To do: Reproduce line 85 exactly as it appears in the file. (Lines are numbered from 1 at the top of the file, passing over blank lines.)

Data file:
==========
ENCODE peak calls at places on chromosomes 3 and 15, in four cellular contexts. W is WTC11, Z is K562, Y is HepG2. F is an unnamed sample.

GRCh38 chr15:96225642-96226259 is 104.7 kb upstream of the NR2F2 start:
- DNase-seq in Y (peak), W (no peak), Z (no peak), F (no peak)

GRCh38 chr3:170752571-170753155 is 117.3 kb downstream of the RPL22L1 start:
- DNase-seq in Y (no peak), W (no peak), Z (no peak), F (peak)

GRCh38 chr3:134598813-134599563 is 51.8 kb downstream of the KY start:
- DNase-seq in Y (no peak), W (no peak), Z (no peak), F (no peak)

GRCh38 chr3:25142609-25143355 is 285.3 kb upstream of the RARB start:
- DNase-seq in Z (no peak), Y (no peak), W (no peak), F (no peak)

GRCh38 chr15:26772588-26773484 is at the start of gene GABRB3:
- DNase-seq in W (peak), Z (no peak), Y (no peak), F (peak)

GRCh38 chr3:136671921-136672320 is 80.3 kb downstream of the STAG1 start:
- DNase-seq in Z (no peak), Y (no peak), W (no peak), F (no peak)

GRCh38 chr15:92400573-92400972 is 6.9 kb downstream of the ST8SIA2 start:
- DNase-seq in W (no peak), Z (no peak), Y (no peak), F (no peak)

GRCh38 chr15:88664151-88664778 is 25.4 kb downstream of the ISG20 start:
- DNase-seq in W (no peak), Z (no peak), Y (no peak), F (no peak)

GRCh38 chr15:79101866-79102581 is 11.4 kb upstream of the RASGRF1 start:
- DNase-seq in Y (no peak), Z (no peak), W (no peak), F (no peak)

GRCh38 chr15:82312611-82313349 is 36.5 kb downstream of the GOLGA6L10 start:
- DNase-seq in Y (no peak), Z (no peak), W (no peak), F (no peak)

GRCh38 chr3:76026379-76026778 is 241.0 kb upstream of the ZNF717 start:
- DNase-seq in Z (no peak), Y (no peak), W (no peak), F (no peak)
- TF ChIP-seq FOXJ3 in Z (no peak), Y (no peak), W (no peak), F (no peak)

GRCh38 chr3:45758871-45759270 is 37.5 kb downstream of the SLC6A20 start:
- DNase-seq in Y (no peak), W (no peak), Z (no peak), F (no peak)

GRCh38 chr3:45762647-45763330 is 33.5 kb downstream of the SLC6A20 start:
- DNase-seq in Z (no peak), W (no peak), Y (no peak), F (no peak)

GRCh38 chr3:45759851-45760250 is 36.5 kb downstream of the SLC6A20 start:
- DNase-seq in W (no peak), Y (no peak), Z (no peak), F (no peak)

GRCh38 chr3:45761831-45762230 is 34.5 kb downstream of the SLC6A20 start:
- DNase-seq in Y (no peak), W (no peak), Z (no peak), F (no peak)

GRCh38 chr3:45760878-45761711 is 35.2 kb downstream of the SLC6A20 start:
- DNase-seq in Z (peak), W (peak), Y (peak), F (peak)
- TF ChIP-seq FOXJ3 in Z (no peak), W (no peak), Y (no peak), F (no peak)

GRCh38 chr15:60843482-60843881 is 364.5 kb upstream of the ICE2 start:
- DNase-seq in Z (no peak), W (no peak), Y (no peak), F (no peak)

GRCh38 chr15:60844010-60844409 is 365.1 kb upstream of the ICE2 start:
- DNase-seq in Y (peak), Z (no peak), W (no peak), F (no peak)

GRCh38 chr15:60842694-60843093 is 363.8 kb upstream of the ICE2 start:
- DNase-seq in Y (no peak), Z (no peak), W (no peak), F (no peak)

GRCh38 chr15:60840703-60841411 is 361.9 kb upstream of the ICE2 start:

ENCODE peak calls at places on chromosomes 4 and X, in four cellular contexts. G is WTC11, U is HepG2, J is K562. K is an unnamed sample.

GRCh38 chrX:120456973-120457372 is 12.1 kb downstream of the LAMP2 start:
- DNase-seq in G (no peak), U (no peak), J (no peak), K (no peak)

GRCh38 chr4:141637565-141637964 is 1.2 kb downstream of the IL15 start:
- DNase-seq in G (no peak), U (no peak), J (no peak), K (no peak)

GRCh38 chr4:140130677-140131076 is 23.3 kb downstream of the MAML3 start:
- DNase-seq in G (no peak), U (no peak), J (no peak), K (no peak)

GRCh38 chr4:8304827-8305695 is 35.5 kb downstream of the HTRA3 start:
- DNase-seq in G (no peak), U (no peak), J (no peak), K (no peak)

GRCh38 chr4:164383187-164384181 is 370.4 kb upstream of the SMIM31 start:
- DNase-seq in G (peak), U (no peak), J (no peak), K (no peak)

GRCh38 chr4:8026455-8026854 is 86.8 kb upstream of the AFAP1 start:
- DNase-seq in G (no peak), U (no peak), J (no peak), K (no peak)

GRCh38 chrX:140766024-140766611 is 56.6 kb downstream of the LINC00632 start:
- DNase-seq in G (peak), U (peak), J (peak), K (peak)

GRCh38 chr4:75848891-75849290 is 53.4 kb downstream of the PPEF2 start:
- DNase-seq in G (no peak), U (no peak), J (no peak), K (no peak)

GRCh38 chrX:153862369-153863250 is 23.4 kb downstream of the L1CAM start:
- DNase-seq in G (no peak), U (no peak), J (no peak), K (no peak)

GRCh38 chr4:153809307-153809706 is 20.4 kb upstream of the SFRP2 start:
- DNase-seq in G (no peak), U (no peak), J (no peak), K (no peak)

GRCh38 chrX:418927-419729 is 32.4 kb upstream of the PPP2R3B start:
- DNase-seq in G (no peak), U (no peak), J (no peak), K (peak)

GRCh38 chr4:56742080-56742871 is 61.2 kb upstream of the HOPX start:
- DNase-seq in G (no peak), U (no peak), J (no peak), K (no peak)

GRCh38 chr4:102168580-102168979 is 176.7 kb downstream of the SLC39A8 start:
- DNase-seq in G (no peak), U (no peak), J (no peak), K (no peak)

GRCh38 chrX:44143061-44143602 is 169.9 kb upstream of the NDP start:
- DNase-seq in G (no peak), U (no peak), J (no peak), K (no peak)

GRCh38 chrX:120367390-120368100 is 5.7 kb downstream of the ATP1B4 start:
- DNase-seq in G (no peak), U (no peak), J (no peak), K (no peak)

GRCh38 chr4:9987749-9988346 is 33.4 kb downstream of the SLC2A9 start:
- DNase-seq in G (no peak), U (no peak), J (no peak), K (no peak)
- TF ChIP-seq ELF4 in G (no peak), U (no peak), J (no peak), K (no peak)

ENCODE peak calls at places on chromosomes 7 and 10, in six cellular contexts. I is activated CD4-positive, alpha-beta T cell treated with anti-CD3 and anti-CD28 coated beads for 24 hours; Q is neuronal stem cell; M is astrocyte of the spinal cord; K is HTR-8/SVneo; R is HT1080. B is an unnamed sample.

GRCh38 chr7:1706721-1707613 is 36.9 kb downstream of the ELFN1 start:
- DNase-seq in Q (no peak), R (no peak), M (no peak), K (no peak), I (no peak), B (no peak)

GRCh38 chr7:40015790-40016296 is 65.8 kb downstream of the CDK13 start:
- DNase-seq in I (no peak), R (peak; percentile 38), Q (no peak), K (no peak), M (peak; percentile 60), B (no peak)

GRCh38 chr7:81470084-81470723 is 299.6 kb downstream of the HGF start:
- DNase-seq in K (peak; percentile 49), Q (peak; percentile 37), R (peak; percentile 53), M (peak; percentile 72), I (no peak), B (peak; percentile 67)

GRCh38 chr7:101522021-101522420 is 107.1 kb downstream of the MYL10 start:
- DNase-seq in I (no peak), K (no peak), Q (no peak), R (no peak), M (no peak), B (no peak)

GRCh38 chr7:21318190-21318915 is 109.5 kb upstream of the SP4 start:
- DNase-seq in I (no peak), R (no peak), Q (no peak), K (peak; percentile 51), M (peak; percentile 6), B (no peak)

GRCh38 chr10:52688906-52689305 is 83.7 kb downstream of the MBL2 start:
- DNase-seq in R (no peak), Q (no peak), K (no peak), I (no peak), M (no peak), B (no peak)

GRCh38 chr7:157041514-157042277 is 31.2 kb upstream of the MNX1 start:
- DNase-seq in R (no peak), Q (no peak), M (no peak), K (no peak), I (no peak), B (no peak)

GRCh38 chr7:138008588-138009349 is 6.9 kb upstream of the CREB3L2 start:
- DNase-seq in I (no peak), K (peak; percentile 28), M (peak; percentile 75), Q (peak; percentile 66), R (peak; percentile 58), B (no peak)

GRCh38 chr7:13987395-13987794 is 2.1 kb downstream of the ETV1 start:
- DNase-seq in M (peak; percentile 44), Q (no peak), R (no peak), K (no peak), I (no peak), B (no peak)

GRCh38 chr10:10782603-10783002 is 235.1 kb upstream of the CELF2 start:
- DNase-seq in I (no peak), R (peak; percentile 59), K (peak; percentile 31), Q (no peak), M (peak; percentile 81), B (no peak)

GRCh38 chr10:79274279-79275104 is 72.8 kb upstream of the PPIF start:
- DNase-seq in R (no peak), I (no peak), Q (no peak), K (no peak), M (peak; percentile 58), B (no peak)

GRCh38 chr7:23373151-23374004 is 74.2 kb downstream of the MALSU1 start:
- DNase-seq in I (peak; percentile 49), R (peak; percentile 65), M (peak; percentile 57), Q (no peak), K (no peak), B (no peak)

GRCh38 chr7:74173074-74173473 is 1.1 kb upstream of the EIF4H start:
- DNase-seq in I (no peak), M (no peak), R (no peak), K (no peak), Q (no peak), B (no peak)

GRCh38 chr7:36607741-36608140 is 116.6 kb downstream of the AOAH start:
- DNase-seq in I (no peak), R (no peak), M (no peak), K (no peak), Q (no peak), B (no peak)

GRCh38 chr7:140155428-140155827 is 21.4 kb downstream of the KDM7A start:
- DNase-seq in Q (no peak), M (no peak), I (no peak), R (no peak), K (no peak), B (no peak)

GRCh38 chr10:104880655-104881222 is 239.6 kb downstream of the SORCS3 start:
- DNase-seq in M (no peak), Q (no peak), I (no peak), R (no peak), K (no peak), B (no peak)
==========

- DNase-seq in I (no peak), K (no peak), Q (no peak), R (no peak), M (no peak), B (no peak)